I'd like to wish everyone a Happy New Year! It's hard to believe that at this time last year, many people had either just very recently hit 80 in the new Wrath of the Lich King expansion, or were still leveling their way up.
It's difficult to believe that I spent half of the last decade playing World of Warcraft. This game has changed drastically since November of 2004, and 2009 (like every year since the game was released) introduced quite a few new changes to the game.
Was 2009 a good year for WoW though? The answer to this question will be different for each and every one of the 11 million people who play this game. From my standpoint though, here are a few of the major wins for WoW in 2009... I'll talk about the "losses" later.
Wins for WoW in 2009:
-10 and 25-player raids. Although WotLK was released in November of 2008 with the option to run 10 and 25 player versions of the initial raid content... I feel that 2009 was where this option really took off. In terms of the 11 million subscribers, a very small percentage of those players were actually doing a ton of raiding in 2008, so I'm chalking this option up as a win for '09.
The option to be able to see content, and only having to find nine other players to fill the roles within a raid instead of 24 other players, was one of the greatest things to ever happen to WoW in my opinion. Don't get me wrong... raiding with 40 players, and even 25 is an epic experience to be sure... but sometimes you just don't want to have to deal with that size of a group. It also allows smaller guilds that may not always have the numbers needed to run 25's to still be able to see everything there is to see without always having to PuG.
-The Hearthstone Cooldown Reduced to 30 minutes. This may not seem like a big deal... but it is... It really is.
-Ulduar. Ulduar was, in my opinion, a truly great raid instance. It looked great, it had an interesting story leading up to it, and within it, and the bosses were very diverse and interesting.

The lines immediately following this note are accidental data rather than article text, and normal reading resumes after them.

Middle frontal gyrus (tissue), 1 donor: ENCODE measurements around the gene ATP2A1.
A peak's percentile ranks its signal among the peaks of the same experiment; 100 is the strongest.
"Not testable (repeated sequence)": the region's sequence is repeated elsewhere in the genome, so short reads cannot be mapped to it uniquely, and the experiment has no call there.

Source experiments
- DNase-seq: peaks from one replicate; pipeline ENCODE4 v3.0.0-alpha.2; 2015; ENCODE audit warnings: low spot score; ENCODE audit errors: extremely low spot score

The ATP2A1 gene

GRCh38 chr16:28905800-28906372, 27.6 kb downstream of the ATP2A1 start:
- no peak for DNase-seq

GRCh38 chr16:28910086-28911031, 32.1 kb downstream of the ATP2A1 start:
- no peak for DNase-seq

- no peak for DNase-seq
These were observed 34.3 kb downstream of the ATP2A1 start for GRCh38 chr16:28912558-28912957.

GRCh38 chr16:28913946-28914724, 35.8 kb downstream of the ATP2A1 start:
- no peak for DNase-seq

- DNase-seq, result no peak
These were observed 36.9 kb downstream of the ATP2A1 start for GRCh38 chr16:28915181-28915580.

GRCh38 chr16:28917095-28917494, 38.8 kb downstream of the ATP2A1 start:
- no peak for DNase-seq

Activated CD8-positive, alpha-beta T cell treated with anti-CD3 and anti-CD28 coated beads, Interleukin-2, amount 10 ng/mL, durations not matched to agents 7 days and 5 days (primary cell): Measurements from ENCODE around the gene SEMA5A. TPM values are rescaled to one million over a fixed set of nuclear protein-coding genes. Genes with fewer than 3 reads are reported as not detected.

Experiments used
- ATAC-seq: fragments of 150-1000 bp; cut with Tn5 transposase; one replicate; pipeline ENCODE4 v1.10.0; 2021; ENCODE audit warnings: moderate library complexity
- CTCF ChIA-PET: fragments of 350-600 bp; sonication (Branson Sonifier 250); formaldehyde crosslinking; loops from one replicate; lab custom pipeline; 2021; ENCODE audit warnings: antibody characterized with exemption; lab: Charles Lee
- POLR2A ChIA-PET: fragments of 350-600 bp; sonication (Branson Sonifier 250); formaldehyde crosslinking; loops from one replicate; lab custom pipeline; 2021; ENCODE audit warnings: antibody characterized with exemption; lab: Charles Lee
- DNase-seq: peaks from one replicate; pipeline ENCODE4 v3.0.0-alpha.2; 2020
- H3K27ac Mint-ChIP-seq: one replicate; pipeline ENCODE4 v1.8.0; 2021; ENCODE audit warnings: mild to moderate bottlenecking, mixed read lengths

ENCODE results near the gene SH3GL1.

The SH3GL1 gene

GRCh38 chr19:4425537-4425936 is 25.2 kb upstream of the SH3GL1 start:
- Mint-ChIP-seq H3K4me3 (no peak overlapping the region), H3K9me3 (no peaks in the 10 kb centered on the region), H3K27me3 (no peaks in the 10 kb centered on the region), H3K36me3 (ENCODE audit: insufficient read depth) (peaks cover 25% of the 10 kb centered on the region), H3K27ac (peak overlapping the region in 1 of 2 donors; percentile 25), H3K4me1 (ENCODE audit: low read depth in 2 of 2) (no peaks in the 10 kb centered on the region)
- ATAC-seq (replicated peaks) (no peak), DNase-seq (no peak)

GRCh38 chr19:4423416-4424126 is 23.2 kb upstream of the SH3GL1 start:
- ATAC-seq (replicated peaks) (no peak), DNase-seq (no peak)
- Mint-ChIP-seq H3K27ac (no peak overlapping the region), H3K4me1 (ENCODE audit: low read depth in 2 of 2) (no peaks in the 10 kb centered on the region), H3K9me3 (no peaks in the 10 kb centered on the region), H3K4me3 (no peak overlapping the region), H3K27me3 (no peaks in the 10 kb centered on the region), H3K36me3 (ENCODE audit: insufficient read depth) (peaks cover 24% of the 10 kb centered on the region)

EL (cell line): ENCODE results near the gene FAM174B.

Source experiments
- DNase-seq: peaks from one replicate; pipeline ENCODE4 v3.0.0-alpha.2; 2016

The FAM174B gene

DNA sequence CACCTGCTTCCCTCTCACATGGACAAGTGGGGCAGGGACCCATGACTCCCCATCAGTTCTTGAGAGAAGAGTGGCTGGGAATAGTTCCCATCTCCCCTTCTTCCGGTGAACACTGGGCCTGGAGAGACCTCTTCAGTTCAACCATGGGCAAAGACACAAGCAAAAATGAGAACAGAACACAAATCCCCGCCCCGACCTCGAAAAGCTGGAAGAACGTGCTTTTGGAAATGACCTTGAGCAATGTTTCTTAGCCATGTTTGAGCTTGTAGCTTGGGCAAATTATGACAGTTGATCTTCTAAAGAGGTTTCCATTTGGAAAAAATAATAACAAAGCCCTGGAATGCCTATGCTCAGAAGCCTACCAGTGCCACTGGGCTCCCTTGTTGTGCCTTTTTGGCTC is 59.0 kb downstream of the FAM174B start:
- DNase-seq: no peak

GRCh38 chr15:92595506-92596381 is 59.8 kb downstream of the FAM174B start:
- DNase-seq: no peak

Ulduar, like Sartharion, offered "hard modes" which were the same fights... only with an added twist to make them more difficult. This allowed the bosses to be tuned such that the more casual guilds could still down bosses, while at the same time, providing a bit of a challenge for the more hardcore guilds out there.
There may be debate about whether the bosses were too hard, or too difficult, but as an instance, I feel that Ulduar was a very well done raid instance.
-Dual Spec's. This feature changed the way many guilds raid. All of a sudden, "off-spec" loot becomes useful outside of PvP or doing dailies.
As soon as Dual-Spec went live, everyone's toon became much more flexible in terms of what they can do both inside and outside of a raid. Hardcore raiders could now spec for that "situational" spec that offered a talent or two that were incredibly useful in one situation... but not so useful the majority of the time. Players also had the flexibility to have a PvE spec, as well as a PvP spec for doing battlegrounds or arenas... without having to spend obscene amounts of gold changing specs every day.
-Faction Change. There will likely always be folks out there who "complain" about people who faction change, and whether they are "true" horde/alliance.
It's a video game. Who cares if you weren't one faction from the beginning or not. I faction changed to Horde earlier this year... and I'm loving every minute of being a part of the Horde.
Does it make me any better/worse of a player? Nope. I do however look a whole lot cooler, as well as feel much more like a badass because I get to have Hellscream as a leader come Cataclysm.
The reason I chalk this up as a win is because never before has the game been more accessible for friends to be able to play the game together... without having to completely re-roll. It's also nice for those that may be getting bored with their faction and want a change of scenery.
-Built in Equipment Manager. Not having to update an addon after a patch to manage your 19087120397 different sets of gear is a simple, and often overlooked feature that can make life much easier.
-The "Disenchant" option on the loot roll window. It's about time... enough said.
-The new cross-realm LFG system. Even though it's only been out a few weeks, I feel that this new LFG system is probably the best thing to come to WoW this year... and maybe since the game was released (with the exception of raid-wide buffs, of course).
For a guy like me, who hates questing but loves running instances... this system is a dream-come-true when it comes to leveling alts.
The LFG system doesn't only work great at level 80 either... I ran quite a few level 20-25 instances the other night. The ability to be able to quest or do dailies instead of having to sit around in a city trying to find a group is awesome. There seems to be a bit of a tank shortage, but hopefully that'll change with Cataclysm.
The only downside of this system, is the fact that you can't be queued for Battlegrounds or Raids in the LFR system at the same time. The Battleground restriction makes sense to me... but not being able to be queued for Raids when they are still realm specific and can take a while to form just seems counter-productive to me. I'm sure it's due to some technical limitation... but it'd still be nice if you could be queued for both at the same time.